Energy, Mining & Utilities

Brazil has demanded that 17 Chevron and Transocean executives surrender their passports while they await the outcome of criminal charges brought against them for a spill that took place off the coast of Rio de Janeiro last November. Both companies have been in trouble for similar problems in the past.
Greenpeace temporarily blocked Shell from drilling for oil in the Arctic by blocking the path of a specialized ice-breaking ship in Portland, Oregon. Thirteen climbers suspended themselves from a bridge while hundreds of local supporters paddled below in kayaks forcing the company to delay operations for almost two days.
The U.S. Environmental Protection Agency (EPA) has reached a $1.5 million settlement with BP and Shell for alleged violations of the motor vehicle fuels provisions of the federal Clean Air Act.
A lawsuit claiming US energy giant UNOCAL was complicit in human rights abuses committed by Myanmar's military regime will go ahead in California in September, lawyers said.
More than a month has passed since the Deepwater Horizon rig blew up, spewing oil into the Gulf of Mexico and frustrating all efforts to contain it. The disaster underscores the enduring laxity of federal regulation of offshore operations and has shown the government to be almost wholly at the mercy of BP and of Transocean, the company leasing the rig.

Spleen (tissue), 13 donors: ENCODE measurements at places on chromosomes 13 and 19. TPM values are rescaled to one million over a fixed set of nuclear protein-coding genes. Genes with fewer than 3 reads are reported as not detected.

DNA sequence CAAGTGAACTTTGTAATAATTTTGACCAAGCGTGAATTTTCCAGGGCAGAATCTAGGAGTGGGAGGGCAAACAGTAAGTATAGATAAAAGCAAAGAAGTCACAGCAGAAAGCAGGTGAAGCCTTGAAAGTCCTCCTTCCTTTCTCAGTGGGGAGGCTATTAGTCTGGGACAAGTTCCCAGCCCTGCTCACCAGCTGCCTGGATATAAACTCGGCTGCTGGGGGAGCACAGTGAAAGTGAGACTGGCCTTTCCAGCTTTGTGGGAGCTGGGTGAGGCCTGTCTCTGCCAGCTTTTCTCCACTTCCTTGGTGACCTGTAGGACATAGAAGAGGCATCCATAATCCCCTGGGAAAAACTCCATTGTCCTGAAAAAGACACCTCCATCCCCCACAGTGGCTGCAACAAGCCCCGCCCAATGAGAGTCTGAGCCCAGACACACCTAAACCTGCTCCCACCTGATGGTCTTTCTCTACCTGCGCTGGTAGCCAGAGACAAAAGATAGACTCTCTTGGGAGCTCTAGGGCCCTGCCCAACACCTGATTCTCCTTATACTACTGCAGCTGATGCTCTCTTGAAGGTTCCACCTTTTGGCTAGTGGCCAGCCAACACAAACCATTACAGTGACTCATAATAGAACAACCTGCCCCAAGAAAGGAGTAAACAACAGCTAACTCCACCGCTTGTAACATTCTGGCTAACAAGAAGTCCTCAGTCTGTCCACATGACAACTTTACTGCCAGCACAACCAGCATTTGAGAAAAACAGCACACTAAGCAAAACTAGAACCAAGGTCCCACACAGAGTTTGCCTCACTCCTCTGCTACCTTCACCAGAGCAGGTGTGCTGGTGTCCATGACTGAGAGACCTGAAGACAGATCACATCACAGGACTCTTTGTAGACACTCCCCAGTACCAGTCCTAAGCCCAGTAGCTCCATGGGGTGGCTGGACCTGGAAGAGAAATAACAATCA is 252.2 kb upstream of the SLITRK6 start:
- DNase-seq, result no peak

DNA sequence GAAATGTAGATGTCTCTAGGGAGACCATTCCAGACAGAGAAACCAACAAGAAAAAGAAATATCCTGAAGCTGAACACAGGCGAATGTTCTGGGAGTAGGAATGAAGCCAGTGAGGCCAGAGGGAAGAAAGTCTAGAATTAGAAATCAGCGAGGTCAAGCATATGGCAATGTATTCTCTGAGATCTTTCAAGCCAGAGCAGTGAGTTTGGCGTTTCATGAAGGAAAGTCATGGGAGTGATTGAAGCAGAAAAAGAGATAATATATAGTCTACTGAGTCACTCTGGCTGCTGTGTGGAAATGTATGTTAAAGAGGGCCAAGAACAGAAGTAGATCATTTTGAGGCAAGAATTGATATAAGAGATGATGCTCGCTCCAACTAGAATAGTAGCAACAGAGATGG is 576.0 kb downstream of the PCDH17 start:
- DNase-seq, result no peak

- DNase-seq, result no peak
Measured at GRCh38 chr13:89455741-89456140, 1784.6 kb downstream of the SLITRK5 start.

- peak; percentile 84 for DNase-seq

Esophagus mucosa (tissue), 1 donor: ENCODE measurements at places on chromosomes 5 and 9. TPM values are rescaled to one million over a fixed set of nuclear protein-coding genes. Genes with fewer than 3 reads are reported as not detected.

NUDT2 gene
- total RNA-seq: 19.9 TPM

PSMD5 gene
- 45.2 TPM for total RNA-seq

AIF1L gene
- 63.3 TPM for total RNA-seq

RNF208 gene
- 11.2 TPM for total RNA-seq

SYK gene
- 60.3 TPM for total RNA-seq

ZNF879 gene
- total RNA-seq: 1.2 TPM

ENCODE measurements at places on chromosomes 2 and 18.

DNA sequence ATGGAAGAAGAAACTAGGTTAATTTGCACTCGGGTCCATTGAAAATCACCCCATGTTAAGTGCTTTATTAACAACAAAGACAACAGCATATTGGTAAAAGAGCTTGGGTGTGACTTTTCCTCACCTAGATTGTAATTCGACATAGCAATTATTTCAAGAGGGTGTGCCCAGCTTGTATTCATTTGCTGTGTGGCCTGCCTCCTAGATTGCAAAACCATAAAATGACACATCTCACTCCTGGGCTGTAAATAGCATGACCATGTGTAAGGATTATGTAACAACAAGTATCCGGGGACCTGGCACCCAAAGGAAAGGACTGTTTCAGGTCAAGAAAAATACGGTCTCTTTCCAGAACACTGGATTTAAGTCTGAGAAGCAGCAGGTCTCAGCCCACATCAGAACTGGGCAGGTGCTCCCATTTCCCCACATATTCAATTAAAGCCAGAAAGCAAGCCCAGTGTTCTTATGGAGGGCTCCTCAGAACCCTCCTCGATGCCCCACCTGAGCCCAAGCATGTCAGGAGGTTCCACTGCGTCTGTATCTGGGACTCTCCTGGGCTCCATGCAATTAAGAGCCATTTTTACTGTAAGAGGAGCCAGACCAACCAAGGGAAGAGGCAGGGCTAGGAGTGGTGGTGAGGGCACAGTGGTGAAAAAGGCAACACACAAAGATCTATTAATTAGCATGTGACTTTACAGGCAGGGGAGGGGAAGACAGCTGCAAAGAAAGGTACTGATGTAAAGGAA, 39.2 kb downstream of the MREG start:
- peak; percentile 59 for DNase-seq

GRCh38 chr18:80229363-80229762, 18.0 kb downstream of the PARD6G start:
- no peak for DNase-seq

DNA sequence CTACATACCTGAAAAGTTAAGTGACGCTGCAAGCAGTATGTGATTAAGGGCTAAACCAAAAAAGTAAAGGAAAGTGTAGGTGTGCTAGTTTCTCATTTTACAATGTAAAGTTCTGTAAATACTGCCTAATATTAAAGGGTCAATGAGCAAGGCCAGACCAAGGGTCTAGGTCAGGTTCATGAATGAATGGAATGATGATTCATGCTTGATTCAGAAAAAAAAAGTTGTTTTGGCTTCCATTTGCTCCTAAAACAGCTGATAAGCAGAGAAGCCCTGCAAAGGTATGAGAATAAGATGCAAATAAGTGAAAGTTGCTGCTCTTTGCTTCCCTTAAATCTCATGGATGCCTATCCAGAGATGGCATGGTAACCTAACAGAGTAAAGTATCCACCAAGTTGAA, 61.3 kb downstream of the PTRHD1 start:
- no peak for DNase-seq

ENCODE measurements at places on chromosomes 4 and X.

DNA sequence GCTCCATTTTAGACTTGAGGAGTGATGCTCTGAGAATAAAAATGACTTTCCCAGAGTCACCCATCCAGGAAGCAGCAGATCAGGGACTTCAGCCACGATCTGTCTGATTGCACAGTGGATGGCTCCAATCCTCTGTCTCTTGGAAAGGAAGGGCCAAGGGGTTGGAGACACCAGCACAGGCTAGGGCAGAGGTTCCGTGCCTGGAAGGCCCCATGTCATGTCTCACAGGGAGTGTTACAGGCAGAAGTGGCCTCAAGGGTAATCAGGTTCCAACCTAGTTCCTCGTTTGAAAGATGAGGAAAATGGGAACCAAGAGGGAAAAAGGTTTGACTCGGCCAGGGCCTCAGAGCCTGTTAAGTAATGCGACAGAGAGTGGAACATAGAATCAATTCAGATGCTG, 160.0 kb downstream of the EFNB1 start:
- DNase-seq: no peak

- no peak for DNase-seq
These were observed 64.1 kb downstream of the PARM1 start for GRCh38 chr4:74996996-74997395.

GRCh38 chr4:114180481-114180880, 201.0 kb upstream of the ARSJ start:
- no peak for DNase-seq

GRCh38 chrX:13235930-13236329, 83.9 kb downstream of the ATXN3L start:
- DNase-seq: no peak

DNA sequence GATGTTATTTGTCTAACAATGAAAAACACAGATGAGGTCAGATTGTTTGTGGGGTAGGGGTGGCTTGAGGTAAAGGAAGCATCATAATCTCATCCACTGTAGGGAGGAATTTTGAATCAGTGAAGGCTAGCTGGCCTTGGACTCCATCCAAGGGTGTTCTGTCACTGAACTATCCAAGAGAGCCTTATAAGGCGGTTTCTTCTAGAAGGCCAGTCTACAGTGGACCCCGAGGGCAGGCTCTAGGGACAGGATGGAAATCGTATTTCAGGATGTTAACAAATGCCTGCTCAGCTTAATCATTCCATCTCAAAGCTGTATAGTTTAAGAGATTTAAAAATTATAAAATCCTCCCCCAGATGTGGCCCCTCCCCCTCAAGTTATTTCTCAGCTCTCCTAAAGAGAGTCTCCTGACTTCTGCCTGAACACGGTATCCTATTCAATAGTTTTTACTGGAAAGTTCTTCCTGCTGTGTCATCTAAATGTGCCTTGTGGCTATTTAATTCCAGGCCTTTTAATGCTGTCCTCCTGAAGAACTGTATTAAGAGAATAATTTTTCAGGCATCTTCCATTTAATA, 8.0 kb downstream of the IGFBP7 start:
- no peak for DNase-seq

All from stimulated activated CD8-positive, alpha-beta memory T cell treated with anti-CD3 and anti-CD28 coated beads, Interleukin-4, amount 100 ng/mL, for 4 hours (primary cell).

In the sixth article in our series on Global Compact companies, Indian journalist Nityanand Jayaraman looks at the Oslo-based corporation Norsk Hydro, a partner in the Utkal bauxite mine and alumina smelter in Orissa State. He provides evidence that the corporation has violated human rights Principles 1 and 2 of the UN Compact. Nor has the company withdrawn plans for a project that would violate Principle 9 which promotes eco-friendly practices. While the company has put the project on hold for the moment, officials indicate that violations of these principles could resume at any time.
Which are the world's worst multinationals? Which are the best?
Follow-up studies on a cleanup effort at the site of a former Ford car factory have shown that there is still a great deal of toxins left in the soil.
A private intelligence firm with close links to MI6 spied on environmental campaign groups to collect information for oil companies, including Shell and BP.
The Indigenous Environmental Network, the International Indian Treaty Council and Greenaction issue this call to action to stop George W. Bush's plan to drill for oil in the Arctic National Wildlife Refuge.